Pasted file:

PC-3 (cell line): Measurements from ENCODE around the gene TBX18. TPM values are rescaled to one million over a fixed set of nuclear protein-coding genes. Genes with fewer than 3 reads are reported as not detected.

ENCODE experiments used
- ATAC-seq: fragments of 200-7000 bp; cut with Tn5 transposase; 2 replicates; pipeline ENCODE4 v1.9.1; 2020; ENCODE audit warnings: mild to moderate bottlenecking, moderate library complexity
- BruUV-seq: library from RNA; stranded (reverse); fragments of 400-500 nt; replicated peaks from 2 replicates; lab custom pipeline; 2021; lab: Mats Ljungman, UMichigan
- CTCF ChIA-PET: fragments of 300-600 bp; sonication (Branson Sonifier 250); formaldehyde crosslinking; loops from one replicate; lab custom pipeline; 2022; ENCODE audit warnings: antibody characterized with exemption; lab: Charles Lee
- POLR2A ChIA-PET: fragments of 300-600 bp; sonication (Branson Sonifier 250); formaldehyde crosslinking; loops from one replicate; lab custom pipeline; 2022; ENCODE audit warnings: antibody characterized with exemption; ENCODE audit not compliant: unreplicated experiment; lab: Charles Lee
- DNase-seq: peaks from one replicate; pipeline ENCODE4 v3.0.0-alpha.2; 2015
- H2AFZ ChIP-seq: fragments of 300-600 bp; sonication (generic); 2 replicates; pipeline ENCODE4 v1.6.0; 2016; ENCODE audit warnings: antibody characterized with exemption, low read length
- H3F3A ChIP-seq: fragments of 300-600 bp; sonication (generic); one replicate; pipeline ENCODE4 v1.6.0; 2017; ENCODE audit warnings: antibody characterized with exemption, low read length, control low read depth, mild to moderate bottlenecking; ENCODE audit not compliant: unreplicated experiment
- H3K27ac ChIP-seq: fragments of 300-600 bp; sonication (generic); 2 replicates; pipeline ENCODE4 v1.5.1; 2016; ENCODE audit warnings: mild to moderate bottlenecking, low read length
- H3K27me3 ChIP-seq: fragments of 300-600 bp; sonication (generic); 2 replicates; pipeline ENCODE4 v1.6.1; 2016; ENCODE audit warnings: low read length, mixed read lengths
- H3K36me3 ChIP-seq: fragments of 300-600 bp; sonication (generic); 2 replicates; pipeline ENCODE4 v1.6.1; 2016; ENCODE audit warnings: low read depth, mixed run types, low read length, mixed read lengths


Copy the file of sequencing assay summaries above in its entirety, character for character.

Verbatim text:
PC-3 (cell line): Measurements from ENCODE around the gene TBX18. TPM values are rescaled to one million over a fixed set of nuclear protein-coding genes. Genes with fewer than 3 reads are reported as not detected.

ENCODE experiments used
- ATAC-seq: fragments of 200-7000 bp; cut with Tn5 transposase; 2 replicates; pipeline ENCODE4 v1.9.1; 2020; ENCODE audit warnings: mild to moderate bottlenecking, moderate library complexity
- BruUV-seq: library from RNA; stranded (reverse); fragments of 400-500 nt; replicated peaks from 2 replicates; lab custom pipeline; 2021; lab: Mats Ljungman, UMichigan
- CTCF ChIA-PET: fragments of 300-600 bp; sonication (Branson Sonifier 250); formaldehyde crosslinking; loops from one replicate; lab custom pipeline; 2022; ENCODE audit warnings: antibody characterized with exemption; lab: Charles Lee
- POLR2A ChIA-PET: fragments of 300-600 bp; sonication (Branson Sonifier 250); formaldehyde crosslinking; loops from one replicate; lab custom pipeline; 2022; ENCODE audit warnings: antibody characterized with exemption; ENCODE audit not compliant: unreplicated experiment; lab: Charles Lee
- DNase-seq: peaks from one replicate; pipeline ENCODE4 v3.0.0-alpha.2; 2015
- H2AFZ ChIP-seq: fragments of 300-600 bp; sonication (generic); 2 replicates; pipeline ENCODE4 v1.6.0; 2016; ENCODE audit warnings: antibody characterized with exemption, low read length
- H3F3A ChIP-seq: fragments of 300-600 bp; sonication (generic); one replicate; pipeline ENCODE4 v1.6.0; 2017; ENCODE audit warnings: antibody characterized with exemption, low read length, control low read depth, mild to moderate bottlenecking; ENCODE audit not compliant: unreplicated experiment
- H3K27ac ChIP-seq: fragments of 300-600 bp; sonication (generic); 2 replicates; pipeline ENCODE4 v1.5.1; 2016; ENCODE audit warnings: mild to moderate bottlenecking, low read length
- H3K27me3 ChIP-seq: fragments of 300-600 bp; sonication (generic); 2 replicates; pipeline ENCODE4 v1.6.1; 2016; ENCODE audit warnings: low read length, mixed read lengths
- H3K36me3 ChIP-seq: fragments of 300-600 bp; sonication (generic); 2 replicates; pipeline ENCODE4 v1.6.1; 2016; ENCODE audit warnings: low read depth, mixed run types, low read length, mixed read lengths